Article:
Answer: We receive God through grace and grace comes to us in many ways. It comes when we invoke His Name with reverence and humility; when we pray and live by the word of God; when we receive Holy Communion with the testimony of a good conscience. We accumulate grace in every instant of our life, if we meet our fellows with a good heart, respect and honour. There are many means of acquiring the grace of God in order to preserve our heart alive with the sensation of God, and this is essential: for as long as our heart is warmed up by the grace of God, no alien thought can approach us and we are unassailable by the enemy.

Question: Are tribulations necessary to find one’s deep heart?

Answer: Every pain can be helpful, if we face it in the right way. There is voluntary pain that we undertake ourselves in order to conform our life to the evangelical precepts, and there is involuntary pain that we suffer because of the circumstances in which we live, because of illnesses, persecutions, slanders or other adversities. God is all-wise and knows perfectly our life, our personality and the shackles in which we are bound. He allows this involuntary pain in our life in the measure which is required to break these shackles and liberate our heart, for the end of spiritual life is to have a free heart illumined and cleansed by grace. We said that we usually are in a state of ‘lethargy of the heart’ when we live as ‘atheists’, without God in the world. Yet, as soon as the word of God touches man’s heart, he ‘wakes up’ and starts to experience a certain warmth, a certain sweetness and love, which makes him want to follow the Lord and be in constant union with Him. It is the beginning of our passage from this lethargy to an awakening: ‘Now it is high time to awake out of sleep: for now is our salvation nearer than when we believed’ (Rom. 13:11).

Question: How can I reconcile deep prayer in the deep heart with the active life of my priestly ministry and with family life?

Answer: To be realistic, it is not easy. Even in monasteries, not so many monks find the true hesychastic way. Yet even in the world, some people do find hesychastic prayer. Above all, however, we need to surrender to the will of God in all things and make it a purpose to render thanksgiving to God more and more worthily. This creates a certain freedom, for surrendering to the will of God in every situation God helps us to rise above the difficulties. Thanksgiving and surrendering to the will of God constitutes the preparation for entering the peace and freedom of hesychia. One priest who had seven children was asked: ‘How do you prepare before the Liturgy’? He answered: ‘My preparation is very humble: when the children wake me up ten times every night, I make it a purpose at least two times not to get angry.’

Question: I have a philosophical proud mind. How can we acquire stillness if we are proud?

Answer: Pride seems to accompany every our attempt to present ourselves before God in prayer and come close to Him. The most practical way to acquire humility is continual thanksgiving. The Spirit of God always inspires gratitude (1 Cor. 2:12). Father Sophrony makes a distinction between spiritual humility and ascetical humility. Ascetical humility consists of always reproaching and considering ourselves as worse than all, as we are commanded in the Gospel: ‘When ye shall have done all those things which are commanded you, say, We are unprofitable servants: we have done that which was our duty to do’ (Luke 17:10). As for spiritual humility, it is indescribable. It is granted to those who have already contemplated the beauty of the Risen Lord, the Light of His Face, which wounds them with the deep conviction that they are unworthy of such a loving God as Christ is.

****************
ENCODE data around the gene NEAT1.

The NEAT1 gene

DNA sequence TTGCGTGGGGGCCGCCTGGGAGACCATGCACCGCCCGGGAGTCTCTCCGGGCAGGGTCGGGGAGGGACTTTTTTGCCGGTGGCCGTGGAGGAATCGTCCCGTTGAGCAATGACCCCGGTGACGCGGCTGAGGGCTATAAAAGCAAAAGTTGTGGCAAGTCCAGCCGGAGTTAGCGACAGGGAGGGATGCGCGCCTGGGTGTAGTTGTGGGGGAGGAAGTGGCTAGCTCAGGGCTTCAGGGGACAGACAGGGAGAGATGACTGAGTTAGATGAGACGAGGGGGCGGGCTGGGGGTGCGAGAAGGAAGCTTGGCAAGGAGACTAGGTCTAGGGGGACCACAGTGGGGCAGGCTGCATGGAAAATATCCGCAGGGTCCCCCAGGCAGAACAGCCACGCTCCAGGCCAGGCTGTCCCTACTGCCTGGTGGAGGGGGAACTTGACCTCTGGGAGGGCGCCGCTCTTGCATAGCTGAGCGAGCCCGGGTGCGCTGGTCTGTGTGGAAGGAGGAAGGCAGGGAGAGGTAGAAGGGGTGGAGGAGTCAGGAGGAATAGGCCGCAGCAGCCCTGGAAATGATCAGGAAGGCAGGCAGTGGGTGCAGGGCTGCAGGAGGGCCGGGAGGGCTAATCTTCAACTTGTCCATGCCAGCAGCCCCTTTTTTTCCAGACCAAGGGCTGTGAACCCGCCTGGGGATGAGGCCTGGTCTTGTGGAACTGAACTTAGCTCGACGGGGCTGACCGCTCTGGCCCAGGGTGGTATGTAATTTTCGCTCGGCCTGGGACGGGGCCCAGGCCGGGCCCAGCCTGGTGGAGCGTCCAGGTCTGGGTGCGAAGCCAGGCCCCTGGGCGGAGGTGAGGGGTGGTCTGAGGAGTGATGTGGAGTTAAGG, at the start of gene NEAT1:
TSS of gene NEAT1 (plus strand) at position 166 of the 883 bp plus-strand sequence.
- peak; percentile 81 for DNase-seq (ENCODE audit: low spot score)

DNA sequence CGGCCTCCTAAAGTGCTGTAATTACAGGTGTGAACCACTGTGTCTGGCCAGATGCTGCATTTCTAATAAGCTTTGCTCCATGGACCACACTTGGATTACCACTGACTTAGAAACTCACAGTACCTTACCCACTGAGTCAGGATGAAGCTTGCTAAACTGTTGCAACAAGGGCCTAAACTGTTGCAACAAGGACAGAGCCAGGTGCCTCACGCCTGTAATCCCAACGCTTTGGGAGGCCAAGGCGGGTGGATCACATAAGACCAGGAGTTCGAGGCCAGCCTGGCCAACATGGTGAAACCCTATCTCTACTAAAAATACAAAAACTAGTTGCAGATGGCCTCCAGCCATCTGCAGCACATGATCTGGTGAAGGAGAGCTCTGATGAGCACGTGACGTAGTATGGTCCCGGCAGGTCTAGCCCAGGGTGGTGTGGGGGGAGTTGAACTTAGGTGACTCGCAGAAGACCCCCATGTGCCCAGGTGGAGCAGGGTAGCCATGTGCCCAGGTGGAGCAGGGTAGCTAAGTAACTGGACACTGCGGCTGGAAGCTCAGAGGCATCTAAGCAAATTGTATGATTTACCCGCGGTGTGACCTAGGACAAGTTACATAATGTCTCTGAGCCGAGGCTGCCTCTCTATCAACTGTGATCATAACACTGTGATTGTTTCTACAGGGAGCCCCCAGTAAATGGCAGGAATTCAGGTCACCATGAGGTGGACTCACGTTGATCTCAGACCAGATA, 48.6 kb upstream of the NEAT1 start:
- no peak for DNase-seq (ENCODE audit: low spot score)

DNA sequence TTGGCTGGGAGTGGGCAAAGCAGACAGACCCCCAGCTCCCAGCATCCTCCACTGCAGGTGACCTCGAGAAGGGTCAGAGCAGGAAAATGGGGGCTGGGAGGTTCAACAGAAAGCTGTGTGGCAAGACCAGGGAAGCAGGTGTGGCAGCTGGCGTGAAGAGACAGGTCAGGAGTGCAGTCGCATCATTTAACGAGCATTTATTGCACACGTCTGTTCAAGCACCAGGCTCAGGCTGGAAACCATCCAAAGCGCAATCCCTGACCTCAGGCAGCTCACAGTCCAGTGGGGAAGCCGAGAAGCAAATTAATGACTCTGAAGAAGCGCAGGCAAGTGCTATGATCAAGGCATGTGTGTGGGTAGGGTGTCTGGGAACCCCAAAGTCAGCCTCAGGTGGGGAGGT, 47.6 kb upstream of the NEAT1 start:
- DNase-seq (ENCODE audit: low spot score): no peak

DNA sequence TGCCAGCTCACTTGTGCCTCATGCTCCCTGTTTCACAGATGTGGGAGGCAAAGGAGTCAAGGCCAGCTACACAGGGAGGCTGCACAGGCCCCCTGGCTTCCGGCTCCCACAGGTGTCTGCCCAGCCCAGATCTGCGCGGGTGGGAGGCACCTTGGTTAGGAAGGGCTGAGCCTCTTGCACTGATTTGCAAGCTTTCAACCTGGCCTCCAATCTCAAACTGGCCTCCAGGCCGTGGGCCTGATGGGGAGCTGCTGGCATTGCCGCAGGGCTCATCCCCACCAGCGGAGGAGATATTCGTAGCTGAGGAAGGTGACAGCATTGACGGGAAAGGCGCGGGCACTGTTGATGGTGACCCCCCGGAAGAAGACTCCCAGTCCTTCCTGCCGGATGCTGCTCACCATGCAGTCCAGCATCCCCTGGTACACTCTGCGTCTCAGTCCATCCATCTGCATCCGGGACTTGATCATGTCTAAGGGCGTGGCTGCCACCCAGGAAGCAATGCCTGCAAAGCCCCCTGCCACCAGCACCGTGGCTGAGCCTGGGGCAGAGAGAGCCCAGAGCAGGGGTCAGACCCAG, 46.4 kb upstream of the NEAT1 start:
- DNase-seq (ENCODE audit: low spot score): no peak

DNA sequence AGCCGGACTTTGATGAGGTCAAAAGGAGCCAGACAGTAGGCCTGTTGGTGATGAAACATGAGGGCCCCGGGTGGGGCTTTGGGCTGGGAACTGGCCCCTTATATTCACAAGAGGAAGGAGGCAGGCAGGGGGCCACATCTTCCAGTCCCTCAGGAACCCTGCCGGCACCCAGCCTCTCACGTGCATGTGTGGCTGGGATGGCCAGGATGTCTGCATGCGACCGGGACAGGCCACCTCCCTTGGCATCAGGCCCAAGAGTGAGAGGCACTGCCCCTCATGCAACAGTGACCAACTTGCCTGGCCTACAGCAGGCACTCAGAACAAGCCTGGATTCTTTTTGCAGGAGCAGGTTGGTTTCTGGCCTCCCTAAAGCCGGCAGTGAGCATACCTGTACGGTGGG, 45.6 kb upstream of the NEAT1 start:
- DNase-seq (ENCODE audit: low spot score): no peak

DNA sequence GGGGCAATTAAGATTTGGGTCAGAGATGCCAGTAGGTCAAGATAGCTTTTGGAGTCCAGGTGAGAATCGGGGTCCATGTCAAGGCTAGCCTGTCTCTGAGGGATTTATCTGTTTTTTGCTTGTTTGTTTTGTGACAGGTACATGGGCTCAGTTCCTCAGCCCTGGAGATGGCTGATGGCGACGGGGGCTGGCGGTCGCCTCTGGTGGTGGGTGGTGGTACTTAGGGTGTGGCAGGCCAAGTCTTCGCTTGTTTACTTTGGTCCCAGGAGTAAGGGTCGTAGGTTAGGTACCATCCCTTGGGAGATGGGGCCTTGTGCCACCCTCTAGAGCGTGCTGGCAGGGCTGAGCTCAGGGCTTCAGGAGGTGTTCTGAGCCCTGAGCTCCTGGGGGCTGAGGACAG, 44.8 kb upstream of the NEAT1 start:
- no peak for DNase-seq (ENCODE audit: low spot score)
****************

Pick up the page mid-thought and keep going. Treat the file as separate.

Question: Can you explain the difference between nervous tension and the tension of prayer?

Answer: The tension of the heart in prayer is operated by the grace of God. Psychological tension can bring even headaches or other kinds of physical pain, which are not useful. Spiritual tension is accompanied by a humble surrendering to the will of God and harmonises with prayer, thus bringing consolation and increasing the strength of man’s converse with God. By contrast, psychological tension cannot really generate true prayer. When there is nervous tension, prayer cannot last long and brings neither inspiration nor consolation.

Question: What is the relation between hesychia and oriental religions?

Answer: In the eastern religions, the effort is to divest oneself from every relative existence and identify with the Absolute Being. It is an effort, but it is only the first and the smallest part of the path towards perfection. In our tradition there are two movements: divesting ourselves from everything corruptible, freeing ourselves from the tyranny of the passions and putting off the old man so as to become sinless, for the more one becomes sinless, the more immortal and incorruptible one is. The greatest part, however, is the second, which consists in the positive asceticism of also being clothed with the heavenly man, of putting on Christ. The second part means finding ways to increase in in the newness of life that is given to us in the sacraments of the Church and in our relationship with the Personal God, the Lord Jesus. The divesting of the mind in oriental traditions does not even reach the measure of the divesting of the old man in the Orthodox Tradition, because the goals of the two are different. The Orthodox ascetic undertakes this labour of divesting the old man in the fervency of repentance, wherein he finds the pearl of great price (Matt. 13:46). He continually strives to receive the traces of the grace of the Personal God in his heart, until he acquires a certain fulness. Then a big bang takes place within him and his heart receives a divine enlargement to embrace heaven and earth. He becomes truly in the image of the New Adam, Christ, bearing in himself all the peoples of the earth and interceding for the salvation of the whole world.